Abadeh carpets are good furnishing, the colours are generally a brick red or beige and various shades of blue, yellow and green.
The weave is fairly fine and the woollen pile, on cotton warps and wefts clipped quite thin. The knots are generally Persian from 1500-3000 knot per sq. dm.

Gabbeh is one kind of rug produced by Lor tribesmen of Fars province for their own use. Rustic simplicity of design and colouring give the rugs an unaffected freshness. The Gabbeh are often made with non-dyed yarn of white, brown, grey and black.

Generally the pile is long and the number of weft in each row can reach even ten threads. The majority of the warps in Gabbeh rugs are made of goat's hair and sometimes of the sheep's wool.

In one or two borders of the Gabbeh rugs a single and simple geometrical design is woven repeatedly.

There is either a big medallion in a plain field or a very simple tree or a few small lozenges woven along the length of the rug.

Only one basic size is made approximately 1.00 m. to 1.20 m. width and 2.00 to 2.30 m. in length. It's difficult to find smaller sizes.

Shiraz

The history of carpet weaving in Shiraz goes back ten centuries ago. But during the reign of the Safavid dynasty this art gained considerable fame.

Although during the Zandieh dynasty (1750-1779) the art of carpet weaving was not equal to that of the Safavid dynasty, the art continued to progress.

Some rugs, which have remained from the era of Karim-Khan Zand in Shiraz, are proof of the importance of this art during that period. However, it should be remembered that Shiraz production has never had a top rank among the other fine and exquisite ones produced in Iran. In fact, there are very few carpet workshops in Shiraz and this city is only the centre of marketing the rugs woven by the tribesmen and those made in the villages.

The rugs produced in some of the villages surrounding Shiraz are woven on horizontal looms. They are of low quality, and are not to be compared with those made by the tribesmen who settled in this area.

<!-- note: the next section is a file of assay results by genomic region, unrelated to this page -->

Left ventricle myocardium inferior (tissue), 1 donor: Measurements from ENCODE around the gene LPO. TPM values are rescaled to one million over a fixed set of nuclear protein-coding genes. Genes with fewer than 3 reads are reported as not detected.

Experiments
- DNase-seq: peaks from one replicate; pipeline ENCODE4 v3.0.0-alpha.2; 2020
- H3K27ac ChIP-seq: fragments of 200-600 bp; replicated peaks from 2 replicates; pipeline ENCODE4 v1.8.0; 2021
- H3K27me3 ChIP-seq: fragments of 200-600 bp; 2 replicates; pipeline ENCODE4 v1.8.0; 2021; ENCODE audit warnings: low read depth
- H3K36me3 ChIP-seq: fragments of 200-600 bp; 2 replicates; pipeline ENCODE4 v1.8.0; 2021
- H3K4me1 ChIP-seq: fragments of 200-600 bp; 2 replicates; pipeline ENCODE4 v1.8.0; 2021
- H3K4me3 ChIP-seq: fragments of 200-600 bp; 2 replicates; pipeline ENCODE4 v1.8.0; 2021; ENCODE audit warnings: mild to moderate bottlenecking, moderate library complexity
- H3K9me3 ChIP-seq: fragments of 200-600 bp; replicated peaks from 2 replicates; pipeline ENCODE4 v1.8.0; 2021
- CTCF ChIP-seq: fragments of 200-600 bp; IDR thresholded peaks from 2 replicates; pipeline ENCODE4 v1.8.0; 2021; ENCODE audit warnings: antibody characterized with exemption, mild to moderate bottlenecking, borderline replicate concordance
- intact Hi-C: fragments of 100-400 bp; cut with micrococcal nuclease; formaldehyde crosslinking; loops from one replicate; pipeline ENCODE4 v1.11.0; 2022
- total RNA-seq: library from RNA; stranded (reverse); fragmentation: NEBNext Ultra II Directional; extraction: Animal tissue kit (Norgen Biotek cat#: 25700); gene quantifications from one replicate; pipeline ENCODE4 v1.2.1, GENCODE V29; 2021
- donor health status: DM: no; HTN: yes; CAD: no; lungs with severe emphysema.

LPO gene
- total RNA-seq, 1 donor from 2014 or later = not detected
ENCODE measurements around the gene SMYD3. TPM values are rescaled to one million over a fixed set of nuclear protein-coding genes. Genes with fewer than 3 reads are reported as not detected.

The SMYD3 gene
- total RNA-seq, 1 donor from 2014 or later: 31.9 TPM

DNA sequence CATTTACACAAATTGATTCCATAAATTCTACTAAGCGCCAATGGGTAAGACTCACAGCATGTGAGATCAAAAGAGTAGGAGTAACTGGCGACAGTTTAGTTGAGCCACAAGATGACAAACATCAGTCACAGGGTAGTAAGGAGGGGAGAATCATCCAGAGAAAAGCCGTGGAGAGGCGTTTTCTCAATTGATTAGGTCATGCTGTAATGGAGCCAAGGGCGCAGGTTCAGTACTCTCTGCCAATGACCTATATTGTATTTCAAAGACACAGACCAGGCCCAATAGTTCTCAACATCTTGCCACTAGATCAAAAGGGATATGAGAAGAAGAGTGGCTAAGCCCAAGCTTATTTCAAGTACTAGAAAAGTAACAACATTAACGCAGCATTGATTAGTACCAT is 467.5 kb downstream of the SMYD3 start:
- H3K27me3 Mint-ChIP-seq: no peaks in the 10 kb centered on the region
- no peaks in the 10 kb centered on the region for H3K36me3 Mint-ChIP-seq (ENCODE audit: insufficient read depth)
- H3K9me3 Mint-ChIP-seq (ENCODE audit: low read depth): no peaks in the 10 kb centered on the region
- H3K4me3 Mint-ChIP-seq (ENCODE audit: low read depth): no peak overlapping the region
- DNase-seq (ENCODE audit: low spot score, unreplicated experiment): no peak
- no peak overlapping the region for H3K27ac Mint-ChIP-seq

The dyes are natural and the predominant colours are red, brown, yellow and blue.

Shiraz carpets have a large design repertoire that includes a variety of floral repeat patterns as well as medallion compositions.

A famous design, which is attributed by some to weavers of the Ghashgha'i and by others to the old and skilful artists of Shariz, is cypress and lily of the Valley design.

Many experts recognise that as "millefleurs" design. The field of this rug is designed as a Mehrab (Altar).

From the pillars of this Mehrab two half-length cypress trees are included in the inner part of the border (the cypress tree being the symbol of Shiraz). At the tip of these trees or in the other words at the top of the pillars there is a turreted bow. From a big vase placed in the lower part of the rug covering the whole field some flowers emerge together with lily of the valley twigs and narcissus (there are plenty of these in the fields of the Shiraz area). Another turret or bow, which is situated under the vase, connects the pillars to each other. Depending on the locality of its production, the border of the rug is decorated with Harati motifs or repeated designs of birds facing each other on both sides of the Harati flowers. Most Shiraz carpets are coarsely knotted and may be either in the Senneh or Ghiordes knot. Warps and wefts are mainly of sheep's wool.



Abadeh

In Abadeh and its surrounding villages small and medium size rugs and runners are mostly woven. More recently a small proportion of room size carpets up to 7 s.q m. Heibat-Iu, Moharramat, Zel-e-Sultan and sometimes Botteh Kordestan designs are woven into the carpets produced in Abadeh.

Abadeh carpets are good furnishing, the colours are generally a brick red or beige and various shades of blue, yellow and green.

The weave is fairly fine and the woollen pile, on cotton warps and wefts clipped quite thin. The knots are generally Persian from 1500-3000 knot per sq. dm.